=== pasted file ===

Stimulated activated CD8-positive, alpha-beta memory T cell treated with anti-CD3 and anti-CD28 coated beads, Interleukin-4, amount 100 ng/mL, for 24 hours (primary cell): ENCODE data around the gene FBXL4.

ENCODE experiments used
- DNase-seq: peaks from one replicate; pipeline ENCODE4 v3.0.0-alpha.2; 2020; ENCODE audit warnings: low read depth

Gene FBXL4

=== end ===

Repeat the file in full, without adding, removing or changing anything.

Stimulated activated CD8-positive, alpha-beta memory T cell treated with anti-CD3 and anti-CD28 coated beads, Interleukin-4, amount 100 ng/mL, for 24 hours (primary cell): ENCODE data around the gene FBXL4.

ENCODE experiments used
- DNase-seq: peaks from one replicate; pipeline ENCODE4 v3.0.0-alpha.2; 2020; ENCODE audit warnings: low read depth

Gene FBXL4